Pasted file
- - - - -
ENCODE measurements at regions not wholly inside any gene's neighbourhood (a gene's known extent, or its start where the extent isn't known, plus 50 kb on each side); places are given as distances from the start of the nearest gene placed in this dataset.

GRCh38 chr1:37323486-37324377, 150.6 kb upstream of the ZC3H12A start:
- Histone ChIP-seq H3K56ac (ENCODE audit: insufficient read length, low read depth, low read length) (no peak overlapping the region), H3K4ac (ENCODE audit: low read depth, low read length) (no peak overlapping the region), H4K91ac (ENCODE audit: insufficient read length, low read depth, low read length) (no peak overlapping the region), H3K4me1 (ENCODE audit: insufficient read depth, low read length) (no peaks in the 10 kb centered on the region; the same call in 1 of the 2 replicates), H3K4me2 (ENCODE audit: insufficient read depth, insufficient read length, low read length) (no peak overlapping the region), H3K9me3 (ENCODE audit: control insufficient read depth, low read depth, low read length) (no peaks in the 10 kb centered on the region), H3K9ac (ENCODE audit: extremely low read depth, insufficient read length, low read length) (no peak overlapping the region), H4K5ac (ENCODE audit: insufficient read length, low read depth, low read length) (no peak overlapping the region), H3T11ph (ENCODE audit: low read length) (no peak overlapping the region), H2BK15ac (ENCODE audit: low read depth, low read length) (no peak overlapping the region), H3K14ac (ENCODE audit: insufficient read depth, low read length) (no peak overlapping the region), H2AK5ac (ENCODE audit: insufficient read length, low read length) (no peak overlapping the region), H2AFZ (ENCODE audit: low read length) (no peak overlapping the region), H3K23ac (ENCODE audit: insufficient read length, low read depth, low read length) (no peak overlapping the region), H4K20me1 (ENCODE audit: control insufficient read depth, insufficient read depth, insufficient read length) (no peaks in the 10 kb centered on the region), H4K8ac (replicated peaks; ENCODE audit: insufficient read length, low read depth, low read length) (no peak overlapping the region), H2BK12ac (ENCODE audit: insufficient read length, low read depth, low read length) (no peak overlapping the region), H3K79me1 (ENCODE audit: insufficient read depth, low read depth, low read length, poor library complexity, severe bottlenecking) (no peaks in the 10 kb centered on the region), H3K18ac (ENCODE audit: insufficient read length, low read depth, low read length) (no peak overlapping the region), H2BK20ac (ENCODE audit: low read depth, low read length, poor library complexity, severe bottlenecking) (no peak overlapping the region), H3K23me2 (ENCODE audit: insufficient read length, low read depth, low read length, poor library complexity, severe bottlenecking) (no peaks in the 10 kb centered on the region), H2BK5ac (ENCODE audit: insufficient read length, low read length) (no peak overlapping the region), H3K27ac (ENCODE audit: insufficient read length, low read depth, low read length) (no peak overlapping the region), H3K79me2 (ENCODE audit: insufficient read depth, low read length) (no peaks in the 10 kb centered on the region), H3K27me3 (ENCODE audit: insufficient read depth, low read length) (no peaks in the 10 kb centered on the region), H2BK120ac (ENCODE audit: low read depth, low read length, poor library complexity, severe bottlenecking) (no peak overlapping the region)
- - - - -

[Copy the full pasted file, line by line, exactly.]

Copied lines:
ENCODE measurements at regions not wholly inside any gene's neighbourhood (a gene's known extent, or its start where the extent isn't known, plus 50 kb on each side); places are given as distances from the start of the nearest gene placed in this dataset.

GRCh38 chr1:37323486-37324377, 150.6 kb upstream of the ZC3H12A start:
- Histone ChIP-seq H3K56ac (ENCODE audit: insufficient read length, low read depth, low read length) (no peak overlapping the region), H3K4ac (ENCODE audit: low read depth, low read length) (no peak overlapping the region), H4K91ac (ENCODE audit: insufficient read length, low read depth, low read length) (no peak overlapping the region), H3K4me1 (ENCODE audit: insufficient read depth, low read length) (no peaks in the 10 kb centered on the region; the same call in 1 of the 2 replicates), H3K4me2 (ENCODE audit: insufficient read depth, insufficient read length, low read length) (no peak overlapping the region), H3K9me3 (ENCODE audit: control insufficient read depth, low read depth, low read length) (no peaks in the 10 kb centered on the region), H3K9ac (ENCODE audit: extremely low read depth, insufficient read length, low read length) (no peak overlapping the region), H4K5ac (ENCODE audit: insufficient read length, low read depth, low read length) (no peak overlapping the region), H3T11ph (ENCODE audit: low read length) (no peak overlapping the region), H2BK15ac (ENCODE audit: low read depth, low read length) (no peak overlapping the region), H3K14ac (ENCODE audit: insufficient read depth, low read length) (no peak overlapping the region), H2AK5ac (ENCODE audit: insufficient read length, low read length) (no peak overlapping the region), H2AFZ (ENCODE audit: low read length) (no peak overlapping the region), H3K23ac (ENCODE audit: insufficient read length, low read depth, low read length) (no peak overlapping the region), H4K20me1 (ENCODE audit: control insufficient read depth, insufficient read depth, insufficient read length) (no peaks in the 10 kb centered on the region), H4K8ac (replicated peaks; ENCODE audit: insufficient read length, low read depth, low read length) (no peak overlapping the region), H2BK12ac (ENCODE audit: insufficient read length, low read depth, low read length) (no peak overlapping the region), H3K79me1 (ENCODE audit: insufficient read depth, low read depth, low read length, poor library complexity, severe bottlenecking) (no peaks in the 10 kb centered on the region), H3K18ac (ENCODE audit: insufficient read length, low read depth, low read length) (no peak overlapping the region), H2BK20ac (ENCODE audit: low read depth, low read length, poor library complexity, severe bottlenecking) (no peak overlapping the region), H3K23me2 (ENCODE audit: insufficient read length, low read depth, low read length, poor library complexity, severe bottlenecking) (no peaks in the 10 kb centered on the region), H2BK5ac (ENCODE audit: insufficient read length, low read length) (no peak overlapping the region), H3K27ac (ENCODE audit: insufficient read length, low read depth, low read length) (no peak overlapping the region), H3K79me2 (ENCODE audit: insufficient read depth, low read length) (no peaks in the 10 kb centered on the region), H3K27me3 (ENCODE audit: insufficient read depth, low read length) (no peaks in the 10 kb centered on the region), H2BK120ac (ENCODE audit: low read depth, low read length, poor library complexity, severe bottlenecking) (no peak overlapping the region)